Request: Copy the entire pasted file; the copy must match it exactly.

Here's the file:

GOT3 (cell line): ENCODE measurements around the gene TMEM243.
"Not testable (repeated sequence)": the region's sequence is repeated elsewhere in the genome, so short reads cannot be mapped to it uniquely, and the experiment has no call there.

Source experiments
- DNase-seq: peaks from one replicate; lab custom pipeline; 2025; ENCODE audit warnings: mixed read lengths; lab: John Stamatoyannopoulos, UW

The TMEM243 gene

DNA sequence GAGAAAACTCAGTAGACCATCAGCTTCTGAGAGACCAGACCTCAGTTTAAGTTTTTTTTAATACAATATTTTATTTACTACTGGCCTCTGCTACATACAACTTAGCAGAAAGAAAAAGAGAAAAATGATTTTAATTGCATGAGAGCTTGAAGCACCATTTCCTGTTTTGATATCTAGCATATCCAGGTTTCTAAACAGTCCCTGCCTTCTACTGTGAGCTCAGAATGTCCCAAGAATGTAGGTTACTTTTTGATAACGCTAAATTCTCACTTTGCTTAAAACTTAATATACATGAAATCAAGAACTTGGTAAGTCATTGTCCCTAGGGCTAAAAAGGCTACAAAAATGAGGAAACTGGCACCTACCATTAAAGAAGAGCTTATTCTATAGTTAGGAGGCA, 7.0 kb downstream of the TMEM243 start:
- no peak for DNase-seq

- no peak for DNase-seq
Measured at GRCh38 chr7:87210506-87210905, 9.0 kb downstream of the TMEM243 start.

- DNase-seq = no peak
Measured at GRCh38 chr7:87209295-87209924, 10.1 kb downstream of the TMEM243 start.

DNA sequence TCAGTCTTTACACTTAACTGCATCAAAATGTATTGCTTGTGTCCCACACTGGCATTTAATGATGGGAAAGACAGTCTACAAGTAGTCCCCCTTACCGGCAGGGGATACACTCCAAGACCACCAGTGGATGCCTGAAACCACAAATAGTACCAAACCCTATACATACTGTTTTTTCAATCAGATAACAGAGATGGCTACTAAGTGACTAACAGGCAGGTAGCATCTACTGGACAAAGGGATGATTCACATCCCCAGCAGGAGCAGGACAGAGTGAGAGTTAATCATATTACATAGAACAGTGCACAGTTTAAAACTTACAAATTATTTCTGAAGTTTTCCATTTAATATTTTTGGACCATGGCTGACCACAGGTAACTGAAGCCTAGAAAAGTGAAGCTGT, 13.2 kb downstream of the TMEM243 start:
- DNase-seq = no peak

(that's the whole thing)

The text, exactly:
GOT3 (cell line): ENCODE measurements around the gene TMEM243.
"Not testable (repeated sequence)": the region's sequence is repeated elsewhere in the genome, so short reads cannot be mapped to it uniquely, and the experiment has no call there.

Source experiments
- DNase-seq: peaks from one replicate; lab custom pipeline; 2025; ENCODE audit warnings: mixed read lengths; lab: John Stamatoyannopoulos, UW

The TMEM243 gene

DNA sequence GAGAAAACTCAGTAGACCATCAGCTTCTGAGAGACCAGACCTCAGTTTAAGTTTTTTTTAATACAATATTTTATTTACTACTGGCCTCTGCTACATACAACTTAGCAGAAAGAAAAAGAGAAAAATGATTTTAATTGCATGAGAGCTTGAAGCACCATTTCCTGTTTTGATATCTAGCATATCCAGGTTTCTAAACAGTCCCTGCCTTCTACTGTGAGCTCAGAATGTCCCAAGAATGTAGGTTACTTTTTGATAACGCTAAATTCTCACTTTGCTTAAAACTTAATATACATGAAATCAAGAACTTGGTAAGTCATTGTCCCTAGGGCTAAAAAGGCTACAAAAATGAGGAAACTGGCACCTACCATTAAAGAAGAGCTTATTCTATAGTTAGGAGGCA, 7.0 kb downstream of the TMEM243 start:
- no peak for DNase-seq

- no peak for DNase-seq
Measured at GRCh38 chr7:87210506-87210905, 9.0 kb downstream of the TMEM243 start.

- DNase-seq = no peak
Measured at GRCh38 chr7:87209295-87209924, 10.1 kb downstream of the TMEM243 start.

DNA sequence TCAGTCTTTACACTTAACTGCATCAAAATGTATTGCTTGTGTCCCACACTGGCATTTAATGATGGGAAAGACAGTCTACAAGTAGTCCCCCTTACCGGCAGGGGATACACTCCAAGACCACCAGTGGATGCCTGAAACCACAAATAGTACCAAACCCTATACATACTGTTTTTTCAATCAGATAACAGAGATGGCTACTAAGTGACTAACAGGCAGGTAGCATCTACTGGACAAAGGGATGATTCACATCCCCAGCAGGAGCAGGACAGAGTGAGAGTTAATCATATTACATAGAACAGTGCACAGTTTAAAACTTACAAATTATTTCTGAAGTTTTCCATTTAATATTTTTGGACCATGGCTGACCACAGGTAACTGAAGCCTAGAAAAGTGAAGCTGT, 13.2 kb downstream of the TMEM243 start:
- DNase-seq = no peak